Posted by Jay Livingston
A federal appeals court yesterday overturned North Carolina’s new Voter ID laws. The judges unanimously agreed that the laws “target African Americans with almost surgical precision.”
The law, of course, did not mention race at all. Neither did its historical antecedents – laws that required a poll tax or a literacy test. Or the secret ballot. Yes, as I was surprised to learn, the secret ballot too, in its early days, was supported and used as a tool to suppress the votes of minorities.
The voting that we now take for granted – privately marking a ballot provided by the government – did not become standard in the US until well into the 19th century. The first presidential election where secret ballots predominated was the election of 1896, which, not coincidentally, was the first year without an election-day killing. Earlier in the century, voters got their ballots from newspapers –this was back in the day when newspapers were highly partisan – and brought them to the polls. These tickets were long and brightly colored – a different color for each party – and the only way to keep them secret was to fold them up and put them in your pocket. But that was considered unmanly.
Some of the first secret-ballot laws were passed in the 1880s in states where women had won the right to vote – Massachusetts, New York – and wanted to be protected from public scrutiny and possible harm. The other states that went for the secret ballot at this time were in the South. This was the post-Reconstruction era, the era of Jim Crow laws. The secret ballot also had support from Northern states that wanted to suppress the immigrant vote.
Historian and New Yorker writer Jill Lepore, interviewed on by Terry Gross NPR’s “Fresh Air” back in February, explained:
|LEPORE: It was a way to disenfranchise newly-enfranchised black men. None of them knew how to read – they’d been raised in slavery, lived their entire lives as slaves on plantations. The real success of the secret ballot as a national political institution had to do with the disenfranchisement of black men.|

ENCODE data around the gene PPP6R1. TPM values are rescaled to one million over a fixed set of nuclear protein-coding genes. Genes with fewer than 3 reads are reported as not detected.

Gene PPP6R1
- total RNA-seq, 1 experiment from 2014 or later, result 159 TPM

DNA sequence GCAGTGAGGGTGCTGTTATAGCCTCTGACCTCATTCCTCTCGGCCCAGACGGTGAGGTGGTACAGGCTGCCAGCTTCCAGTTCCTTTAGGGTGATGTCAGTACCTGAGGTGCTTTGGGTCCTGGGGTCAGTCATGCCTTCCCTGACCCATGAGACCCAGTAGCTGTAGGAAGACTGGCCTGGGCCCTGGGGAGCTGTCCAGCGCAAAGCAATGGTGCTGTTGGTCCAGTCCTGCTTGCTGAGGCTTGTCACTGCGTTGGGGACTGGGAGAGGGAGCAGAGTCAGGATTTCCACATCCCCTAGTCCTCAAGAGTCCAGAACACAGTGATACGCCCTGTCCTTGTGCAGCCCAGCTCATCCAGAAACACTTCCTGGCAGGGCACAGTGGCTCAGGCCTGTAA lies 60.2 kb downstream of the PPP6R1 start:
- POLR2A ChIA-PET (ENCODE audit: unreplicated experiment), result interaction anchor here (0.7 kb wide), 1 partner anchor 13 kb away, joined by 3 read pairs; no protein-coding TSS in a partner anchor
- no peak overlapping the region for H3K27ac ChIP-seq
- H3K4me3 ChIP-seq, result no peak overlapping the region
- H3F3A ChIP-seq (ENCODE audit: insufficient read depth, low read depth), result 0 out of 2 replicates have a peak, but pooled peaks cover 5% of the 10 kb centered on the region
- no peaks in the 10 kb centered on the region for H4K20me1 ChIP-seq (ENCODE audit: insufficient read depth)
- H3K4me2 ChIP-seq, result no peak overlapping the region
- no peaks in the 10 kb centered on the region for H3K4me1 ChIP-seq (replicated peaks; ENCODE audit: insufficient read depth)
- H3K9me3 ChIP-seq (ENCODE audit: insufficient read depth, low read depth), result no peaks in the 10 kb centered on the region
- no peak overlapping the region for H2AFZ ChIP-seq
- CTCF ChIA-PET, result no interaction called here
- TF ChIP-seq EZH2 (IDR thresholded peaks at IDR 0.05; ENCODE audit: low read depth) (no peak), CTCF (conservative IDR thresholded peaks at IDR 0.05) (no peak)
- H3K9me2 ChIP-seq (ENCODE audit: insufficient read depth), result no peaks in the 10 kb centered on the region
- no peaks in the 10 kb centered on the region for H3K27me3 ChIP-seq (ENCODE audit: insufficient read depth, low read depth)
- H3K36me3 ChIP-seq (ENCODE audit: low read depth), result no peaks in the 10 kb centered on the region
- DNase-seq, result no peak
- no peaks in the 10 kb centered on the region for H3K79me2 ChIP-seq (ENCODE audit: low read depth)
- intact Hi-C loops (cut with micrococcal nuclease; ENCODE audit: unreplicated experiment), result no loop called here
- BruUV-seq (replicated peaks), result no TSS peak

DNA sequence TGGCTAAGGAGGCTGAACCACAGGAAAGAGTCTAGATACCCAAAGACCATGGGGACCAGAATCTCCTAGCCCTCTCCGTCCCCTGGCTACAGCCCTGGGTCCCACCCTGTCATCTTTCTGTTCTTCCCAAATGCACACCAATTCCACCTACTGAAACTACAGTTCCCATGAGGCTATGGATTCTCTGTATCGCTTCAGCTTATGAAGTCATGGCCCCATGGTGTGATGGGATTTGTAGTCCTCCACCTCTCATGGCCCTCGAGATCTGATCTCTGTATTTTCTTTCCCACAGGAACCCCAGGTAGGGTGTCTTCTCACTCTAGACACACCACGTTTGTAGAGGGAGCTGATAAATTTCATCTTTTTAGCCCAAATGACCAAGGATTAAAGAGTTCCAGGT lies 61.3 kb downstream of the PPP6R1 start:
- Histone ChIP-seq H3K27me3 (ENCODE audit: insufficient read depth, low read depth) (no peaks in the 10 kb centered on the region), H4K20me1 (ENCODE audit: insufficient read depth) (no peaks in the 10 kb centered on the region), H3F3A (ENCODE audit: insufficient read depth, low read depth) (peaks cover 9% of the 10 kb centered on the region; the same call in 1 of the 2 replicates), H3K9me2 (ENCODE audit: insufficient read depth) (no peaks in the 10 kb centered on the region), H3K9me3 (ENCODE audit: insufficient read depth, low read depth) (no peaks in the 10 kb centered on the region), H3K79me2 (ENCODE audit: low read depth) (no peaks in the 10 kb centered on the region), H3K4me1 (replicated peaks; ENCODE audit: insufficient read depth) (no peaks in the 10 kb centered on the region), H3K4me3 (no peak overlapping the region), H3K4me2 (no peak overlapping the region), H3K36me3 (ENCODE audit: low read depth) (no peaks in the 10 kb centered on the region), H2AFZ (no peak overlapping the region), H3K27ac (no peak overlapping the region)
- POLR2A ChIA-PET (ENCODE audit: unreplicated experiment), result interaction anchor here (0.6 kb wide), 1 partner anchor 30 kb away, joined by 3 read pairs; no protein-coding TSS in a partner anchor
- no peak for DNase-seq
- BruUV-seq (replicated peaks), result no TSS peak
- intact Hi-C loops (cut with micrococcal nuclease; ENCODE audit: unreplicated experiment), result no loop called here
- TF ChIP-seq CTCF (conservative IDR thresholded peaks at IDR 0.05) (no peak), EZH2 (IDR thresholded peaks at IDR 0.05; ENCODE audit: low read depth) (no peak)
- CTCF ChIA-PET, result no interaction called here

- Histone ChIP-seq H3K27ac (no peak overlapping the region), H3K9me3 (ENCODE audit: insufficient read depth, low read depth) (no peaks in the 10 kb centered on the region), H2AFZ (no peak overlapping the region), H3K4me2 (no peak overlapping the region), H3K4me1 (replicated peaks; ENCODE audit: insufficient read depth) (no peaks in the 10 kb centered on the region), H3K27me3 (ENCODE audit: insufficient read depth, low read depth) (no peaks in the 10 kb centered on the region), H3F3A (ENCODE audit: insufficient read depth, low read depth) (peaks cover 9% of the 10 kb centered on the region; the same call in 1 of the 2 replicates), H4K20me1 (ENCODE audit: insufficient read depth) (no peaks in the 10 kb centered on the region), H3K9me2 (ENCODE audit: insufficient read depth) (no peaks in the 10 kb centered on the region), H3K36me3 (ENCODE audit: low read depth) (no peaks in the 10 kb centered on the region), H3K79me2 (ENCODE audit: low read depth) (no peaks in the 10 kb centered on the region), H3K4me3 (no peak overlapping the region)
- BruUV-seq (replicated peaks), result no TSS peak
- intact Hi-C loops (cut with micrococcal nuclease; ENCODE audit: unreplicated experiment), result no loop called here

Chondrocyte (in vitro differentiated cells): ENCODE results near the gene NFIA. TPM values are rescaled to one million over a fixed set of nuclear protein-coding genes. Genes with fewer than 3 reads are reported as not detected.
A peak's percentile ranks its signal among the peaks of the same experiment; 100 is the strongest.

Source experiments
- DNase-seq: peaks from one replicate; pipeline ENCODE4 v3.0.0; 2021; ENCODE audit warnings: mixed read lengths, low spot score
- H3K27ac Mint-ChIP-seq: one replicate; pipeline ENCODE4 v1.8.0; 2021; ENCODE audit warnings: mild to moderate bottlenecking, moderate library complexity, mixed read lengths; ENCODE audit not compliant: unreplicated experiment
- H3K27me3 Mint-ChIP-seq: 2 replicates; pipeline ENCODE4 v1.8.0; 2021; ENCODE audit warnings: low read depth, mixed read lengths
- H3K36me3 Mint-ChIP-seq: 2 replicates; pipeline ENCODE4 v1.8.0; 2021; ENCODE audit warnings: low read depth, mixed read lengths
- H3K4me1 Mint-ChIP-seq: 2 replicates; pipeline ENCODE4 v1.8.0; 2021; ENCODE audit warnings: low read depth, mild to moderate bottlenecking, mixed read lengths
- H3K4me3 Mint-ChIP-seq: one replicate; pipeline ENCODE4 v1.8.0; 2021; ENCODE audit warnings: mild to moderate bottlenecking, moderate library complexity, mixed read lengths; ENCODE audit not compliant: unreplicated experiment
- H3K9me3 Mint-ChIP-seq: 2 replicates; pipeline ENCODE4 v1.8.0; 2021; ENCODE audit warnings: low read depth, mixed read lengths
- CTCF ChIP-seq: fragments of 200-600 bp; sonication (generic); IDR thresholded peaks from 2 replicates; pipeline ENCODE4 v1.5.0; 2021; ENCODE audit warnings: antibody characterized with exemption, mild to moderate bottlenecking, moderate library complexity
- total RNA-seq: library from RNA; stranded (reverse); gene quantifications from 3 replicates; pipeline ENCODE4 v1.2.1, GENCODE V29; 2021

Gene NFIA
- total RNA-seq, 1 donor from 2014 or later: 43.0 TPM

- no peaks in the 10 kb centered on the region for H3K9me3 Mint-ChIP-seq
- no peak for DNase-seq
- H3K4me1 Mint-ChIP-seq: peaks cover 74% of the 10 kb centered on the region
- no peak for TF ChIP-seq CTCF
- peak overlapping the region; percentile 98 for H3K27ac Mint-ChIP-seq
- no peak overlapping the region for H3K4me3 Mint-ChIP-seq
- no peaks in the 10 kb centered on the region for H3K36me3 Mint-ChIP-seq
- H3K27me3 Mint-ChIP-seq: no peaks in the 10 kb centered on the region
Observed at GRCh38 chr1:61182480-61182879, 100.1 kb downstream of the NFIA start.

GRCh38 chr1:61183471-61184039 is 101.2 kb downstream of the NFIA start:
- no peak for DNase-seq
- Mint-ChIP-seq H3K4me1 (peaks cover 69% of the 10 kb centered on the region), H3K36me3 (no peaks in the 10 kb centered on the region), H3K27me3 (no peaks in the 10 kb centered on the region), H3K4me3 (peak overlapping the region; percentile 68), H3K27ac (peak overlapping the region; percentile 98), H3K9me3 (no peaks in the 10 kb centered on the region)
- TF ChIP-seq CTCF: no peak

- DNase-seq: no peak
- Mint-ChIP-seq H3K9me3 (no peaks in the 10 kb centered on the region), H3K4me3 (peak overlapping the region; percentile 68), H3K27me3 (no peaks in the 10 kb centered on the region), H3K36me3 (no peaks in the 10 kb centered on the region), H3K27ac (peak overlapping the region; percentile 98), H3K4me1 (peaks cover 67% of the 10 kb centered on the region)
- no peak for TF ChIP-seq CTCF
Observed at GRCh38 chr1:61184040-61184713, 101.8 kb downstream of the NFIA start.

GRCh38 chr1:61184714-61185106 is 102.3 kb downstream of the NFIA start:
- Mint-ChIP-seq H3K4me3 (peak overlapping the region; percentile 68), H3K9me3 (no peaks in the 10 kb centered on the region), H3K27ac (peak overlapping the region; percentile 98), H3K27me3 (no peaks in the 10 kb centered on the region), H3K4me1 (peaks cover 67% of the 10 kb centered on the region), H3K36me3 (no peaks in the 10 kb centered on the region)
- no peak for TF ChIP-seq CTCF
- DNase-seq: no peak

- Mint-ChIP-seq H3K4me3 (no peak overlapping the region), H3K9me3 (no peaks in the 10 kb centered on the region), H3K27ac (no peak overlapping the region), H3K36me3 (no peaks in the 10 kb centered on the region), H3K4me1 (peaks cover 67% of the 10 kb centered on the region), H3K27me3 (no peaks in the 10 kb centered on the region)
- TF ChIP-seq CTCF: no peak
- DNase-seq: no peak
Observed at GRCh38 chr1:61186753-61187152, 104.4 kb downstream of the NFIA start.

GROSS: So the secret ballot was a way of helping them get the vote. [Note that Terry Gross is so thoroughly modern that she doesn’t grasp what Lepore is saying.]
LEPORE: No, it was preventing them from voting. If you could cut your ballot out of the newspaper and knew you wanted to vote Republican, you didn't have to know how to read to vote. Immigrants could vote. Newly-enfranchised black men in the South could vote. It actually was a big part of expanding the electorate. But people in the North were like, hey, we don't really like when all those immigrants vote. And people in the South were like, we really don't want these black guys to vote. There were good reasons for the secret ballot too. [It was] very much motivated by making it harder for people who were illiterate to vote. It’s essentially a de facto literacy test.
[I have edited this for clarity. The full transcript is here.]
But what if some Blacks might be able to read the ballot?
|Some counties in Virginia, in the 1890s print some regular ballots. But then they print ballots in Gothic type - like, deep medieval Gothic type. And they give all those ballots to the black men. Its a completely illegible ballot.|
On election day in Alabama, a Black man shows up at the polls. “Sure, you can vote, boy” the poll watchers tell him, “but you know, you got to pass the literacy test.” The Black man nods. “Can you read, boy?” He nods again. The poll watcher hands him a newspaper – the Jewish Daily Forward.
“Can you read it, boy?”
“Well,” says the Black man, “I can’t read the small print, but I can read the headlines.”
“Yeah? What’s it say?”
“Schvartzim voten nisht in Alabama hay yor.”
The official title of the North Carolina law when it was proposed was
|An act to restore confidence in government by establishing the voter information verification act to promote the electoral process through education and increased registration of voters and by requiring voters to provide photo identification before voting to protect the right of each registered voter to cast a secure vote with reasonable security measures that confirm voter identity as accurately as possible without restriction, and to further reform the election laws.|
The shorter title was
|Schwartzim ain’t votin’ in North Carolina this year.|